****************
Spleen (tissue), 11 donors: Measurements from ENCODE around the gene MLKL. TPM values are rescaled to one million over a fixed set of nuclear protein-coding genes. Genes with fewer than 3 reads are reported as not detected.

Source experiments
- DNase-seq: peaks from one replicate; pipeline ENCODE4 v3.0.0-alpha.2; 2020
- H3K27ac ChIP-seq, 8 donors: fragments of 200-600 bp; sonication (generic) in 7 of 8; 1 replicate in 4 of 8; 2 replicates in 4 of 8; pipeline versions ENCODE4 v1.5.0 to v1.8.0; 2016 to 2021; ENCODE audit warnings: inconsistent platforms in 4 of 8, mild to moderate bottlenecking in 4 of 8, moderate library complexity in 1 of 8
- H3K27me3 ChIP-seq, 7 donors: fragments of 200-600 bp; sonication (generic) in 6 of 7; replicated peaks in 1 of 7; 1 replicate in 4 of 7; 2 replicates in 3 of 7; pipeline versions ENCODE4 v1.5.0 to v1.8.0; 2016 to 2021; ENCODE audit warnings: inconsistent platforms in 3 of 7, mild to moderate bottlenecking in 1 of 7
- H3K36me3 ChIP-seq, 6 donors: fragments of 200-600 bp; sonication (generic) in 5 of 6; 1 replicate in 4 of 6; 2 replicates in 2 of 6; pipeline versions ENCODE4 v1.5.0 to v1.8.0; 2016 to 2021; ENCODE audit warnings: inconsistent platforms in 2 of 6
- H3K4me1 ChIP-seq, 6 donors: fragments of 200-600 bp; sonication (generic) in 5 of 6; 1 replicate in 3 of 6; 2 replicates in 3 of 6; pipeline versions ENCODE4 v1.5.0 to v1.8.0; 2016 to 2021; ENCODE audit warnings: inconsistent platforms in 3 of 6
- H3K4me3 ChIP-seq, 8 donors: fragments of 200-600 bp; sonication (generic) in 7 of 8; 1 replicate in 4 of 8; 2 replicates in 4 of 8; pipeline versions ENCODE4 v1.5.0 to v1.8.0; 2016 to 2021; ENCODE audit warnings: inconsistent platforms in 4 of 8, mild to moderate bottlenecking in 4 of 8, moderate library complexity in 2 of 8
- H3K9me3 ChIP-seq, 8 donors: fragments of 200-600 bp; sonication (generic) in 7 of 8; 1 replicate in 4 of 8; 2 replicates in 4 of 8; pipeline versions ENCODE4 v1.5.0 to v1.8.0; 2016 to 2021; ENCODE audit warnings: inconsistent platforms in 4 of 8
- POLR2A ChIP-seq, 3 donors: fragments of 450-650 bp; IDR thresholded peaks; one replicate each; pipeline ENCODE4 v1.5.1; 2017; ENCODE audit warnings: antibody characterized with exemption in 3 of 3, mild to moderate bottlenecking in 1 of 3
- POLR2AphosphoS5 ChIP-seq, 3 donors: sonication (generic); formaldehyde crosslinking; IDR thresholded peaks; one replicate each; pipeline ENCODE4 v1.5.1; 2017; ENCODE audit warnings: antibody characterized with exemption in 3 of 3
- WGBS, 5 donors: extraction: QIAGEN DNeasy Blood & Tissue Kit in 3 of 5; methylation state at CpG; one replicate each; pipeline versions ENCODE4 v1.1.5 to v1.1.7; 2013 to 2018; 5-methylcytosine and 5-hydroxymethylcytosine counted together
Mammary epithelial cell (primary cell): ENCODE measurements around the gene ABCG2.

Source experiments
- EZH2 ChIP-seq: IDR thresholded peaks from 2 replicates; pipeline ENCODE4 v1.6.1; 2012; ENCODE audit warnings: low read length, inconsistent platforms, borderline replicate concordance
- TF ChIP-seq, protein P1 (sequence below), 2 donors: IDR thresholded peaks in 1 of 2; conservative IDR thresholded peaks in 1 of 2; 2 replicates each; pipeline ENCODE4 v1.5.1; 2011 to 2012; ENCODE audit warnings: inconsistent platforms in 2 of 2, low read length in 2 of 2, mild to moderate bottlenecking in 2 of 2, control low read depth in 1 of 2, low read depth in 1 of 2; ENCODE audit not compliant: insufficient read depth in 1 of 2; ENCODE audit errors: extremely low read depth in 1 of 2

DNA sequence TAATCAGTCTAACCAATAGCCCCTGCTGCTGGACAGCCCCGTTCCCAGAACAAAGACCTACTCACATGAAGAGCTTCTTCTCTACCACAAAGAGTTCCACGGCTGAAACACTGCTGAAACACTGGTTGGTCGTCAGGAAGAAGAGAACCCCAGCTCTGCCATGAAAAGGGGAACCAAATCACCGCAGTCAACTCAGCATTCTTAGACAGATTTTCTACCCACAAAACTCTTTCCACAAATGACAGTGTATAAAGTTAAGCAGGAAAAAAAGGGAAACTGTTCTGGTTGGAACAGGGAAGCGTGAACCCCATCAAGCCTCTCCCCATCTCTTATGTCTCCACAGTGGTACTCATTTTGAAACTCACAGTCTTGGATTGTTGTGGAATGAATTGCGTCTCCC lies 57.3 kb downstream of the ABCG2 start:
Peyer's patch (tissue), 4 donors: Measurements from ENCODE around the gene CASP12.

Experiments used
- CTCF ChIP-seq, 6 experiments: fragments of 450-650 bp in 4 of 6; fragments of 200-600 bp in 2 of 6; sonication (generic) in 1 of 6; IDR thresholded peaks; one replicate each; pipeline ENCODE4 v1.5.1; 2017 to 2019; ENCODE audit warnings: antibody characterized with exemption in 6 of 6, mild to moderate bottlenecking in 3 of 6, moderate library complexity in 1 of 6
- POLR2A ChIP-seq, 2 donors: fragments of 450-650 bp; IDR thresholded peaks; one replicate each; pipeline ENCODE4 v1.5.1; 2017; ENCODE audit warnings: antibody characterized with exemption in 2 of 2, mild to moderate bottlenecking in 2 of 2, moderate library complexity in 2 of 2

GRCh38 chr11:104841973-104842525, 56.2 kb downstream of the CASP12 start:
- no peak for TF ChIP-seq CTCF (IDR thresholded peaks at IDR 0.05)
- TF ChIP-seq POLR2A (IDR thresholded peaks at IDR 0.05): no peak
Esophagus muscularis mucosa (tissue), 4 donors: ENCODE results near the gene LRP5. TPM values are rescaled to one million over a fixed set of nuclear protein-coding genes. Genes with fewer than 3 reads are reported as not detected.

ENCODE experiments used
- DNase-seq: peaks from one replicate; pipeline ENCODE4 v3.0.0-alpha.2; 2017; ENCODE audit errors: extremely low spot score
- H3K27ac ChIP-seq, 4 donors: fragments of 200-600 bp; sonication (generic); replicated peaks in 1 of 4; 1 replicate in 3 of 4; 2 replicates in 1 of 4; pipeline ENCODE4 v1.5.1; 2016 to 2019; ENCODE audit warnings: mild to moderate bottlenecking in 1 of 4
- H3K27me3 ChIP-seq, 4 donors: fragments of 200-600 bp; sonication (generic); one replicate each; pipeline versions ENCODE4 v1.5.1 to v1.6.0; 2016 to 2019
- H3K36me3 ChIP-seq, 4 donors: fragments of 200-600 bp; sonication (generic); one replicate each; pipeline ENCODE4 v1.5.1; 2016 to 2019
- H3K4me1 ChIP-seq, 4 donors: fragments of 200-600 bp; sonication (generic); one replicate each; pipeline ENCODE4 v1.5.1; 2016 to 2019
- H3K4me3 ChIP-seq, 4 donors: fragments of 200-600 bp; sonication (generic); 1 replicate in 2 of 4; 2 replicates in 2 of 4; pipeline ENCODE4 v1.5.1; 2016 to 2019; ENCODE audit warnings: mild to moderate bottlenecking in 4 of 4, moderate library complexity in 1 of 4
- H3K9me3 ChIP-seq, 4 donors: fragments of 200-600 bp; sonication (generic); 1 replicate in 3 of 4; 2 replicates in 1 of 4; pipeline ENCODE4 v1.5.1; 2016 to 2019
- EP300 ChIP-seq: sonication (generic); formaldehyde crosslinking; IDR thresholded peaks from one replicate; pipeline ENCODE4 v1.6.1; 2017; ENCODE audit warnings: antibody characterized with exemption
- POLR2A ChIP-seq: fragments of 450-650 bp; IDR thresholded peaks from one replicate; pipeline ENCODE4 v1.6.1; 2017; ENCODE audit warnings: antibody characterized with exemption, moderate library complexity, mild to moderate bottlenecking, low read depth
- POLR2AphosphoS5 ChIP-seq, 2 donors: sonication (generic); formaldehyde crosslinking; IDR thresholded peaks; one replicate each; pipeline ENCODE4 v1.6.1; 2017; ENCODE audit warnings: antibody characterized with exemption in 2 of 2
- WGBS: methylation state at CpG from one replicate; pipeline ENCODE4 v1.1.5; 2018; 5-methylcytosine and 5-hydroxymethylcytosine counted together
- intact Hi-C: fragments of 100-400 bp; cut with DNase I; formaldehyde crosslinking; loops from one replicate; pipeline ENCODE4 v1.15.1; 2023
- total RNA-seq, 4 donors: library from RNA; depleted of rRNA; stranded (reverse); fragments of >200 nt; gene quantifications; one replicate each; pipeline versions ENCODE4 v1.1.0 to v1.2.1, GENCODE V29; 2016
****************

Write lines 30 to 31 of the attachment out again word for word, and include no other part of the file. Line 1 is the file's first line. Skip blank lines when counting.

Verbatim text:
- H3K36me3 ChIP-seq, 4 donors: fragments of 200-600 bp; sonication (generic); one replicate each; pipeline ENCODE4 v1.5.1; 2016 to 2019
- H3K4me1 ChIP-seq, 4 donors: fragments of 200-600 bp; sonication (generic); one replicate each; pipeline ENCODE4 v1.5.1; 2016 to 2019